A process description documents the details of a functional primitive, and represents a specific set of processing steps and business logic

Process Description Tools
Modular Design Based on combinations of three logical structures, sometimes called control structures, which serve as building blocks for the process Sequence Selection Iteration - looping

Process Description Tools
Structured English Must conform to the following rules Use only the three building blocks of sequence, selection, and iteration Use indentation for readability Use a limited vocabulary, including standard terms used in the data dictionary and specific words that describe the processing rules

Process Description Tools
Structured English Might look familiar to programming students because it resembles pseudocode

Process Description Tools
Decision Tables Shows a logical structure, with all possible combinations of conditions and resulting actions It is important to consider every possible outcome to ensure that you have overlooked nothing

Process Description Tools
Decision Tables Can have more than two possible outcomes Often are the best way to describe a complex set of conditions

Process Description Tools
Decision Trees Graphical representation of the conditions, actions, and rules found in a decision table Whether to use a decision table or tree often is a matter of personal preference

Logical Versus Physical Models
While structured analysis tools are used to develop a logical model for a new information system, such tools also can be used to develop physical models of an information system A physical model shows how the system’s requirements are implemented

Logical Versus Physical Models
Sequence of Models Many systems analysts create a physical model of the current system and then develop a logical model of the current system before tackling a logical model of the new system Performing that extra step allows them to understand the current system better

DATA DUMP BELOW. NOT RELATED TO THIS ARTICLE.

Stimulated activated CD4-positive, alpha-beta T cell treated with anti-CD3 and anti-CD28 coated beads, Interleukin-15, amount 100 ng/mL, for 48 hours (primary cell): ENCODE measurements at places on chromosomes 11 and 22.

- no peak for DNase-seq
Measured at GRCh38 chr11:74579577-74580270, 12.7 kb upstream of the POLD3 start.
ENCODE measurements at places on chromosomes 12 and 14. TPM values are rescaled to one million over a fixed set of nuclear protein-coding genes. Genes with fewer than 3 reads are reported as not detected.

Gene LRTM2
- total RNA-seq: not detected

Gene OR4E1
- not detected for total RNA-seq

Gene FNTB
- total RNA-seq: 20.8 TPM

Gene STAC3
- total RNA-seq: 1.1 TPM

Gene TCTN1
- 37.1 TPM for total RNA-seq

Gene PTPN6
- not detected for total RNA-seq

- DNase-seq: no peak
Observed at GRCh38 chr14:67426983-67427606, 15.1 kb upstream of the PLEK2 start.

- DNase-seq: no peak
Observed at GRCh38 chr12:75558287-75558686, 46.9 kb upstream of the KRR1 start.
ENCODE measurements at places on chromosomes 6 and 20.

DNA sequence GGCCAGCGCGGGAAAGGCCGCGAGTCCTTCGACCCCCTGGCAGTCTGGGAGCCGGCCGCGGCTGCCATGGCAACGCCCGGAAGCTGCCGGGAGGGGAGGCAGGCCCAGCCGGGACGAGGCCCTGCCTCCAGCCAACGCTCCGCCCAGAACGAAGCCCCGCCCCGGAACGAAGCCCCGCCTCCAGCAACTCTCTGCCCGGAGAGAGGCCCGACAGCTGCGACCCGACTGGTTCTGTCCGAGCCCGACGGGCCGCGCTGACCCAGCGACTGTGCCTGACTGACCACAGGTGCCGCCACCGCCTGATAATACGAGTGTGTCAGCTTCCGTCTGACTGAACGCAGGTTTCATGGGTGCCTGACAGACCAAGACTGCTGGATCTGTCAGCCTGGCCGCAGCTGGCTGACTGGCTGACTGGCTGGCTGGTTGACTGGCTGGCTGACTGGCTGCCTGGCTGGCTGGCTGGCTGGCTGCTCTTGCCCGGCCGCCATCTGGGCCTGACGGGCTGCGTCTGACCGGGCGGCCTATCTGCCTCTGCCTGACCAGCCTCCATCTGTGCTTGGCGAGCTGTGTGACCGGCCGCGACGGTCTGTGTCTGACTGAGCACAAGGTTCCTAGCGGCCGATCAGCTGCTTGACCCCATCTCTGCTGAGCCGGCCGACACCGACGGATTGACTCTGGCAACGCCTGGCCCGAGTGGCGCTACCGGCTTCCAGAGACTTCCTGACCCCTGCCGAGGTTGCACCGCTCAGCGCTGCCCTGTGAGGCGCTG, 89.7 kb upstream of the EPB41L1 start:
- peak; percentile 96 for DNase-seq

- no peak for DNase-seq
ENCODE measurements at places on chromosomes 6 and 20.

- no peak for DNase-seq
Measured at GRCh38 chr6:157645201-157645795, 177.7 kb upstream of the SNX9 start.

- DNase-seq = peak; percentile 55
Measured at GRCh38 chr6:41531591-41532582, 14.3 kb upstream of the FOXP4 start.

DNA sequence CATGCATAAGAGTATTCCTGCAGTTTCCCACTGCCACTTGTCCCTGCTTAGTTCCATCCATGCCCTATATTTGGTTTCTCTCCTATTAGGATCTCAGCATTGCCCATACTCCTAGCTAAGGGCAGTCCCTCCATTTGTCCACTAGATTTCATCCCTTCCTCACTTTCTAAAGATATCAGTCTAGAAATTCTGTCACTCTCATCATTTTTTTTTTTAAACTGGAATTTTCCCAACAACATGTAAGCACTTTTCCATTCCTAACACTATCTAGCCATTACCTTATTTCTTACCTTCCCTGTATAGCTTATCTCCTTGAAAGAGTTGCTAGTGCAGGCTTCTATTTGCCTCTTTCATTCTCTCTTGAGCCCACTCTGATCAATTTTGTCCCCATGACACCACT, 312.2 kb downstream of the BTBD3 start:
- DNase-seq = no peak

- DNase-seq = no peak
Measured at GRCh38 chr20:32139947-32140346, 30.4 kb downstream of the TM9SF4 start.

Logical Versus Physical Models
Four-Model Approach Develop a physical model of the current system, a logical model of the current system, a logical model of the new system, and a physical model of the new system The only disadvantage of the four-model approach is the added time and cost

Chapter Summary During data and process modeling, a systems analyst develops graphical models to show how the system transforms data into useful information The end product of data and process modeling is a logical model that will support business operations and meet user needs Data and process modeling involves three main tools: data flow diagrams, a data dictionary, and process descriptions 49

Chapter Summary Data flow diagrams (DFDs) graphically show the movement and transformation of data in the information system DFDs use four symbols A set of DFDs is like a pyramid with the context diagram at the top The data dictionary is the central documentation tool for structured analysis 49

Chapter Summary Each functional primitive process is documented using structured English, decision tables, and decision trees Structured analysis tools can be used to develop a logical model during one systems analysis phase, and a physical model during the systems design phase Chapter 4 Complete 49